In Winterfell, Sam nets +25 for escaping his job as janitor / whiner and making it back to Winterfell to help Jon, who isn’t there. Sam is stuck with Bran, who is being annoying, as is typical for him. “I became the Three-Eyed Raven,” he says yet again, as if that is a thing. Sam gets +5 for flatly responding, “I don’t know what that means.”

Image: HBO / Helen Sloan

Bran, this is at least the 40th time you’ve had to explain this. Write yourself a script or something. Piecing together a vision (+20 to Bran) and a diary entry that Gilly found and Sam took credit for, they figure out two pieces of vital information that we have more or less known for a year already. Not only is Jon the secret child of Rhaegar Targaryen and Lyanna Stark, he’s also not a bastard, as the two were married in a secret ceremony in Dorne shortly before their deaths. At this point, Jon’s birth is shown in flashback, just as it was in last year’s season finale. How have we gone through a full season of ice dragons, incest babies, face-swapping, and zombie polar bears, and ended in exactly the same place as we were a year ago? Is the true beauty of this show that it reminds you how, no matter what you do, it is never too late to end up exactly where you started, treading water and waiting for whatever bits of happiness to which you’ve managed to cling to get blown apart in your hands?

It would seem so, as Bran and Sam’s shared epiphany is revealed as voiceover while Jon and Daenerys finally get naked (+15 each) and make out, staring at each other’s faces for a very long time before they actually go in for the (+25 each) sex with a blood relative. Finally some kissing! Finally some romance! Finally some more unbearable dramatic irony and the grating voice of a whiny teenager!

Oddly, and I would say this for no other show, I don’t think the voiceover is supposed to make us feel uncomfortable about the incest. To be absolutely far more graphic than I need to be, the line of Bran’s speech that’s dropped precisely as Jon is working up the courage to put Dany’s “I can’t get pregnant” theory through its first live test-case is, “He’s the heir to the Iron Throne.” The ironic pang we feel is supposed to be for Daenerys, who has no idea that she is getting it on with the one guy who could derail her entire life and the ambition she has sacrificed so much for already. These two lovebirds are going to be tested by their political aspirations, not their genetic similarities. Do I call this… modern? Kind of?

Career? Love? Magic dragon babies? You CAN’T have it all! Tuesdays on CBS
Image: HBO

In any case, I don’t feel like I need to know why Tyrion was standing outside the door the entire time.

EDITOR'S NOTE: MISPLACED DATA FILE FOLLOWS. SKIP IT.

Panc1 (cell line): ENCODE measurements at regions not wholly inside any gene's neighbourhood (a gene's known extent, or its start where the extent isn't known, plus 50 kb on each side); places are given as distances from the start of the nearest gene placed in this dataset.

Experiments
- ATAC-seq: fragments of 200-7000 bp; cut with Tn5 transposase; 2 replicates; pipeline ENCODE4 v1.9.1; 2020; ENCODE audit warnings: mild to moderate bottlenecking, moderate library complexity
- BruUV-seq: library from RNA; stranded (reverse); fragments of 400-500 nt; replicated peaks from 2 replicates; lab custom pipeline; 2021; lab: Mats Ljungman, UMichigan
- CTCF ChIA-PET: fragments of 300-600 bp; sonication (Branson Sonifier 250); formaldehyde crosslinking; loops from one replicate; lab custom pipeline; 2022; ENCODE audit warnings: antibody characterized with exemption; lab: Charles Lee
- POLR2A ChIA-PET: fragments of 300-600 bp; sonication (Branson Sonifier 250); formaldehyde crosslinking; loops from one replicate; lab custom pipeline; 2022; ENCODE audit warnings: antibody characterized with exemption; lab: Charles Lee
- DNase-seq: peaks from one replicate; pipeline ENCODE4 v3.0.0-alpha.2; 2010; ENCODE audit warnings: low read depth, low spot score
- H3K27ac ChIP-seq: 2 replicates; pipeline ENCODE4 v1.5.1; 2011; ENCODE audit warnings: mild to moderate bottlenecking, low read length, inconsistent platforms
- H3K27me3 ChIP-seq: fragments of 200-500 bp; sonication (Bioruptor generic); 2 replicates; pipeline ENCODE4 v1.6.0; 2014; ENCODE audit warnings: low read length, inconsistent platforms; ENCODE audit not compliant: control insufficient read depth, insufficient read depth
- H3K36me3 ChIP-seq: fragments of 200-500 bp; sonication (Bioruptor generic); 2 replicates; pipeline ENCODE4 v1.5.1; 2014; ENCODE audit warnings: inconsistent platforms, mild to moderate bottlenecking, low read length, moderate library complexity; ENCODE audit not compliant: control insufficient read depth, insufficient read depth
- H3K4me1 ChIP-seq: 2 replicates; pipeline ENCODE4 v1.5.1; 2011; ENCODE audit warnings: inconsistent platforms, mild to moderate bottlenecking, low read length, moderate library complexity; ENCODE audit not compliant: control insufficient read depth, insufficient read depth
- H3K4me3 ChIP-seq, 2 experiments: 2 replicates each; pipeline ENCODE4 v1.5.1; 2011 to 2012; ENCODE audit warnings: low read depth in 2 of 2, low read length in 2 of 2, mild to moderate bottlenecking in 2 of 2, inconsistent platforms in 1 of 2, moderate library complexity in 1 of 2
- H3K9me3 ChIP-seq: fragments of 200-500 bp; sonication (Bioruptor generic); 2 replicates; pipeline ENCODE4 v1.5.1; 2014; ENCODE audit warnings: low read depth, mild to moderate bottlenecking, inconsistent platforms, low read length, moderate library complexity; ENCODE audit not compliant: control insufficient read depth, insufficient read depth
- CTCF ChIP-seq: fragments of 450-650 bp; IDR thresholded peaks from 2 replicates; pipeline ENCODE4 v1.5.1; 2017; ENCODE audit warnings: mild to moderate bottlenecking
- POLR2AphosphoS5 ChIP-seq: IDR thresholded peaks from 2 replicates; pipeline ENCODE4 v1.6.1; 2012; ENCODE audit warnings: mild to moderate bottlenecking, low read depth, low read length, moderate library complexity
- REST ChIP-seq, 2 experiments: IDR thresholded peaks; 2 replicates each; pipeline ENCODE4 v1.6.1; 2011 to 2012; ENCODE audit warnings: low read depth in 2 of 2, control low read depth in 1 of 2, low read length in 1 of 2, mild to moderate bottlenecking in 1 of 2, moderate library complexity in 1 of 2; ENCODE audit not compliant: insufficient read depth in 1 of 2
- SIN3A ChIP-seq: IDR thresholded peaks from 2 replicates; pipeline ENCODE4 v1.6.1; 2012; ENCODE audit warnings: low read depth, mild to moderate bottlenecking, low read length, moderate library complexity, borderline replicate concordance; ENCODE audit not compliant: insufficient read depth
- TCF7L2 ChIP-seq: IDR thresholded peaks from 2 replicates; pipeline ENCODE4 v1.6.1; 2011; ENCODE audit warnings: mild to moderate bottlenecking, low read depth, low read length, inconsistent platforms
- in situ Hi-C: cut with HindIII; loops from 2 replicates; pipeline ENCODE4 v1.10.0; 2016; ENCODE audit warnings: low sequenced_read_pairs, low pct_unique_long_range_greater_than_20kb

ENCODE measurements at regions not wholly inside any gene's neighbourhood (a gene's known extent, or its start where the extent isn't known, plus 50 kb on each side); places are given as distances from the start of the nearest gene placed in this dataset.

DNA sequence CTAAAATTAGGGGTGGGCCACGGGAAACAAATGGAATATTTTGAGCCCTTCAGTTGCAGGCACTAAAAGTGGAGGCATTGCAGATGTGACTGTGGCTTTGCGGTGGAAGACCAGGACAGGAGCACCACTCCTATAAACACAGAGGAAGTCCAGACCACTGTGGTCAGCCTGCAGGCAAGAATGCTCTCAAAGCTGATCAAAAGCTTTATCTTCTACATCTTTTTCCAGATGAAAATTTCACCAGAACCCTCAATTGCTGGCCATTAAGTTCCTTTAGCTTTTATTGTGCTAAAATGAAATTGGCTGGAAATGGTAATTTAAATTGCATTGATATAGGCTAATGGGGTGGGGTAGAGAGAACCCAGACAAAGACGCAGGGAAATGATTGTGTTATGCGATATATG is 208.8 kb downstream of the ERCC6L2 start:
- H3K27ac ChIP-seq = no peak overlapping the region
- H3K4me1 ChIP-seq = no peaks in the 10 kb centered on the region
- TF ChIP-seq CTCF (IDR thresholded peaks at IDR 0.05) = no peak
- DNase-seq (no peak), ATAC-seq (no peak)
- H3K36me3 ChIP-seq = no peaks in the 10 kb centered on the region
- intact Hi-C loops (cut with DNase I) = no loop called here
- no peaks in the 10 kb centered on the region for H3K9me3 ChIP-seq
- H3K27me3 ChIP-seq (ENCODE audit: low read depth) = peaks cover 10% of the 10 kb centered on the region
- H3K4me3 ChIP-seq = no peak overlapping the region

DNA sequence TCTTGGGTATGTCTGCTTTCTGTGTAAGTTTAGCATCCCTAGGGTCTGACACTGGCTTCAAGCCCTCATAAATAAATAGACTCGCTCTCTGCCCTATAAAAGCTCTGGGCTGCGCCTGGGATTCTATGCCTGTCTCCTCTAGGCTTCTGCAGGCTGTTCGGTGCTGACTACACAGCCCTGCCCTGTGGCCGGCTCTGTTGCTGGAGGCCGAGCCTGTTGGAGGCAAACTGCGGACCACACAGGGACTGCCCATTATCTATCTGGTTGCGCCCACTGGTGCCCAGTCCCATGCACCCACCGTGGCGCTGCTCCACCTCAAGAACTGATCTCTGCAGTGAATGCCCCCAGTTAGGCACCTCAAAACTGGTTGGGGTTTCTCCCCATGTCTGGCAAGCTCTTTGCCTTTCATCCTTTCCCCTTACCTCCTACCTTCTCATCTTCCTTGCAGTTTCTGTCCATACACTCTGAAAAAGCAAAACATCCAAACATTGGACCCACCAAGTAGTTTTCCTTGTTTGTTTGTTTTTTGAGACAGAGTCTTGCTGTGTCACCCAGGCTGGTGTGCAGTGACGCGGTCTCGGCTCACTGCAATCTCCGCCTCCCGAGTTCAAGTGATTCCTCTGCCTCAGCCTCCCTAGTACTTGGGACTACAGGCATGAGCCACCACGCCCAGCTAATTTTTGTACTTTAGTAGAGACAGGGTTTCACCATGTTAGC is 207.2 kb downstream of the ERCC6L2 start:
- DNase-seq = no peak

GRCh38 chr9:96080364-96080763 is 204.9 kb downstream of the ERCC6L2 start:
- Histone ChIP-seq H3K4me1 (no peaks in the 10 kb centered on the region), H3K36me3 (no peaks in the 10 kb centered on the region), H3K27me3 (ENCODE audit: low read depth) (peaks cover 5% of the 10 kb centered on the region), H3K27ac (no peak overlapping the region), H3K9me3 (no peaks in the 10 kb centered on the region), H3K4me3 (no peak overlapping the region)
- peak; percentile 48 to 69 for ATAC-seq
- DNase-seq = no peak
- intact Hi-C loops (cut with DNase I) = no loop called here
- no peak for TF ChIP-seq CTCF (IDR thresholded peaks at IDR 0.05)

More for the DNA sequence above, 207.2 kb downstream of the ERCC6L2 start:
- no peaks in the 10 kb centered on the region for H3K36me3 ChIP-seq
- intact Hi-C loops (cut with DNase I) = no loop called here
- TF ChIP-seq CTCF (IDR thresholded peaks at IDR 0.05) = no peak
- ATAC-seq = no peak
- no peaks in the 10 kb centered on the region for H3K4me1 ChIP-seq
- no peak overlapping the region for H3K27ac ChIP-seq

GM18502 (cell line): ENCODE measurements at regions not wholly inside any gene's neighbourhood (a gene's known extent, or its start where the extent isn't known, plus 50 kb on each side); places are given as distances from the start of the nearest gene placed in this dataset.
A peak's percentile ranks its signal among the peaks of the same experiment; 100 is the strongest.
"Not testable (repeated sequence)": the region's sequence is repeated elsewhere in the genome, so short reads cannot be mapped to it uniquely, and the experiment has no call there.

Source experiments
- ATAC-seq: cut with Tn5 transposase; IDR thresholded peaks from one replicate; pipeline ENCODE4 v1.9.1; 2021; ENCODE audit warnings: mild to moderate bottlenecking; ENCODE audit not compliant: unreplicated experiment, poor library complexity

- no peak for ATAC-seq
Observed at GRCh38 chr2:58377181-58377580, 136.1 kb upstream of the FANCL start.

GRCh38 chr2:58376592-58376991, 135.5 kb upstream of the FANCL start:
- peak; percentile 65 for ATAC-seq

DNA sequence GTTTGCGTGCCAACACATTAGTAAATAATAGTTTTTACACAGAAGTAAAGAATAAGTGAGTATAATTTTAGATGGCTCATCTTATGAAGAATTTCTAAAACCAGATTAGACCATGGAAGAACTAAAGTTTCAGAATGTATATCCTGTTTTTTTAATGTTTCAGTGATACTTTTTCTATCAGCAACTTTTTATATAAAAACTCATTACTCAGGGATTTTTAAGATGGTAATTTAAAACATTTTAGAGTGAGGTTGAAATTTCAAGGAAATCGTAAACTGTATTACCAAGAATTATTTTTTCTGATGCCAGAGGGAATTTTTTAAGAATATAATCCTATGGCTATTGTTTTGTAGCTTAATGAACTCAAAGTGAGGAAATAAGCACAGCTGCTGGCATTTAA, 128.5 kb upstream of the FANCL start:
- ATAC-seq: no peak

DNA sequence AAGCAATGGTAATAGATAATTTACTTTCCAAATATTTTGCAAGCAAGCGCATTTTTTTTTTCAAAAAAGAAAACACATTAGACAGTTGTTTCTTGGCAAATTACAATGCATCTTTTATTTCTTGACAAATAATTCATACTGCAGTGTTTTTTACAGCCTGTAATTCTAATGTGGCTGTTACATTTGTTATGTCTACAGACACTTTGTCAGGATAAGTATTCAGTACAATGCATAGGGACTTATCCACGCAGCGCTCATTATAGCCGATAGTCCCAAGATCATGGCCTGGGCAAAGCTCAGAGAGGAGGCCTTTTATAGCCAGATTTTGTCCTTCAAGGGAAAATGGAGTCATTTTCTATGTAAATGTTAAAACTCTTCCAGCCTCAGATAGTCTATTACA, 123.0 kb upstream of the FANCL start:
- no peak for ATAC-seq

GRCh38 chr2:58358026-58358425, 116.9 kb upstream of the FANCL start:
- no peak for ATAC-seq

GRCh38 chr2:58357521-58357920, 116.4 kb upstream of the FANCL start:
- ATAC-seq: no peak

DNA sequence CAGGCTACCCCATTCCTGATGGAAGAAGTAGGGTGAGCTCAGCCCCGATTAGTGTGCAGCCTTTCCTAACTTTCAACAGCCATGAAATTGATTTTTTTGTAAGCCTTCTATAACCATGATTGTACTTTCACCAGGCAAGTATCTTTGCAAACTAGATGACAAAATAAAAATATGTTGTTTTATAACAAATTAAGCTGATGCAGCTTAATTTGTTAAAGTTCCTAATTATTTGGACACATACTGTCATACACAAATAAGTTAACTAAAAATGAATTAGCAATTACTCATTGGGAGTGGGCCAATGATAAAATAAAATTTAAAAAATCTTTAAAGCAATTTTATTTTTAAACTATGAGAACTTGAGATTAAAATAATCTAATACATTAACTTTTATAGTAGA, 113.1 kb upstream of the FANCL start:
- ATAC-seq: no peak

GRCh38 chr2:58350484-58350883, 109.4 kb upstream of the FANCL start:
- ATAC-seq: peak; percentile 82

Up at Eastwatch, things are about to get even more uncomfortable. Beric and Tormund are hanging out, watching the woods and expecting to see nothing — but here comes the fucking ice dragon. It strikes me as odd that no one considered the existence of an ice dragon as a possibility, especially after their encounter with the zombie polar bear, but there’s nothing to do about it now. These derps run away as the Night King flies around on the undead Viserion and lays waste to the Wall, which is impressive to watch, even though we don’t exactly know how the ice dragon’s ice-breath melts ice. It appears to be made of ice-fire, somehow. If only someone would write a song about that.

As the Wall crumbles, the army of the dead marches through the gaping hole, forcing us to ask the question, “How many points for destroying the world’s most crucial piece of infrastructure?” The Night King gets +50 for random kills and +60 for taking Eastwatch. If you’re playing with special teams, the White Walkers and the wights pick up +60 each for city-sacking as well. Bran gets +50 for warging to the Wall to see all this happen (and a blanket +50 to the Old Gods for all their help this episode). We will not be giving Tormund or Beric points for dying memorably, because a building collapse is not a particularly memorable way to go. To be honest, in my heart of hearts, I am clinging to the hope that they somehow survived falling from a six-story height and landing underneath 500 tons of ice shards. Would that be the craziest thing that happened on Game of Thrones this season?

Sister, it wouldn’t even be close.

We end this season where it began — wondering whether Jon Snow even wants to rule the Seven Kingdoms, and unsure whether we still believe genealogy should factor into any decisions at all, from “Who should be in charge?” to “Who should kiss?” But more literally, we end it with an ice dragon. Look how far we’ve come! Check your scores and inform your friends that whoever won your fantasy league is entitled to nothing more than bragging rights and my best wishes for good luck in the long, lonely months or years to come.

CHECK YOUR SCORES ON FANTASIZR NOW!

THE VERGE FANTASY LEAGUE FINAL STANDINGS

1. KWAME OPAM, 640 POINTS

Top scorer: Daenerys Targaryen, 40

Special team: The Dothraki, 0

2. CHAIM GARTENBERG, 630 POINTS

Top scorer: The Night King, 110

Special team: The Wights, 60

3. MICHAEL ZELENKO, 580 POINTS

Top scorer: Arya Stark, 25

Special team: The Royal Army, 0

4. ANDY HAWKINS, 455 POINTS

Top scorer: Jon Snow, 55

Special team: The Unsullied, 0

5. LOREN GRUSH, 450 POINTS

Top scorer: Bran Stark, 80

Special team: Brotherhood without Banners, 0

6. SARAH SMITHERS, 440 POINTS

Top scorer: Littlefinger, 50

Special team: Dragons, 0

7. TASHA ROBINSON, 415 POINTS

Top scorer: Jaime Lannister, 15

Special team: The White Walkers, 60

8. BRYAN BISHOP, 275 POINTS

Top scorer: N/A

Special team: The Night’s Watch, 0

9. LIZ LOPATTO, 250 POINTS

Top scorer: Sansa Stark, 20

Special team: The Lord of Light, 0

10. T.C. SOTTEK, 250 POINTS

Top scorer: N/A

Special team: Wildlings, 0